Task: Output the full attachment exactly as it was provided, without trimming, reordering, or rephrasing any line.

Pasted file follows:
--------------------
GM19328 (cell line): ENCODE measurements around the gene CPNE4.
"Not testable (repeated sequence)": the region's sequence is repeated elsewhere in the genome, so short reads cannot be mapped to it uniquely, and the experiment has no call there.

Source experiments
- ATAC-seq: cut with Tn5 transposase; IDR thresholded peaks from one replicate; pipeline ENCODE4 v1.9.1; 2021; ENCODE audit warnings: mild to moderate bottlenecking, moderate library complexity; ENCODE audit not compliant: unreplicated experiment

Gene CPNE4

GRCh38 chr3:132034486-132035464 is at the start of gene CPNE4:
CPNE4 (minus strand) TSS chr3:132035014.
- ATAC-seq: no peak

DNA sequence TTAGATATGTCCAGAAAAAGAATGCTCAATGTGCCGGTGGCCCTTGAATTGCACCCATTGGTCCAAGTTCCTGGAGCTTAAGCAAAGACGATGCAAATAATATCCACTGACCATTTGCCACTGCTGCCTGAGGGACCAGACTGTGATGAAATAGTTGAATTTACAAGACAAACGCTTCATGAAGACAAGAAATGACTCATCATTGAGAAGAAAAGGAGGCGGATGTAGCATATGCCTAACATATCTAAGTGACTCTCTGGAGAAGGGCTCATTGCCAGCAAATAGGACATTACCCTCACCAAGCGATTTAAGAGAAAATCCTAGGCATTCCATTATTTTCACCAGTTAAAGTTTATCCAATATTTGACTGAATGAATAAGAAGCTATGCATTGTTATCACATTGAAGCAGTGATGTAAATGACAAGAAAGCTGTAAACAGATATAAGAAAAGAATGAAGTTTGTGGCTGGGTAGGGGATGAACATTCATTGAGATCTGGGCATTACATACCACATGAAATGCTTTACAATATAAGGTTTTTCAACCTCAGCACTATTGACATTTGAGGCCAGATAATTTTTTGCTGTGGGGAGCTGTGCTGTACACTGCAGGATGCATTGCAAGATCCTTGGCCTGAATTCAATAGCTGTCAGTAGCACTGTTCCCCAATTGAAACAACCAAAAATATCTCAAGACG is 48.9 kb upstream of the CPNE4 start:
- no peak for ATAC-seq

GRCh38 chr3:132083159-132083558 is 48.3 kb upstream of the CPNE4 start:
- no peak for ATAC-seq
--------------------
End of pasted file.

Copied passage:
GM19328 (cell line): ENCODE measurements around the gene CPNE4.
"Not testable (repeated sequence)": the region's sequence is repeated elsewhere in the genome, so short reads cannot be mapped to it uniquely, and the experiment has no call there.

Source experiments
- ATAC-seq: cut with Tn5 transposase; IDR thresholded peaks from one replicate; pipeline ENCODE4 v1.9.1; 2021; ENCODE audit warnings: mild to moderate bottlenecking, moderate library complexity; ENCODE audit not compliant: unreplicated experiment

Gene CPNE4

GRCh38 chr3:132034486-132035464 is at the start of gene CPNE4:
CPNE4 (minus strand) TSS chr3:132035014.
- ATAC-seq: no peak

DNA sequence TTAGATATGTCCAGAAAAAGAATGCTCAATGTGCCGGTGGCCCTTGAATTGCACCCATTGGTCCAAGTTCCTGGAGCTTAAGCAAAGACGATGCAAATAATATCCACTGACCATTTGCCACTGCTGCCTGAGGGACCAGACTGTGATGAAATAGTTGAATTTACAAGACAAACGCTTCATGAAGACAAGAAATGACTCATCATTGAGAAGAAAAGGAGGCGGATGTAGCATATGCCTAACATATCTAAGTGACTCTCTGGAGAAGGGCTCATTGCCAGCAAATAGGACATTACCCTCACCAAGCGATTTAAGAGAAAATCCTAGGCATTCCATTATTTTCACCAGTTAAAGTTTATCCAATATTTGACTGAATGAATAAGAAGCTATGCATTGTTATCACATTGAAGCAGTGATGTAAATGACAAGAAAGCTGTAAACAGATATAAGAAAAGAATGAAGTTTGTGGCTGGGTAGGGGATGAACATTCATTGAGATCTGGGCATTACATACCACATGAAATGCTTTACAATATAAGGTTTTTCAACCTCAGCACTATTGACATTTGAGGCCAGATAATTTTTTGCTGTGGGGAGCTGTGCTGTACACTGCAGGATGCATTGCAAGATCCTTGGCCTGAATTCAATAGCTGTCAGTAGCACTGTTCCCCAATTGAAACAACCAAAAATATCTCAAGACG is 48.9 kb upstream of the CPNE4 start:
- no peak for ATAC-seq

GRCh38 chr3:132083159-132083558 is 48.3 kb upstream of the CPNE4 start:
- no peak for ATAC-seq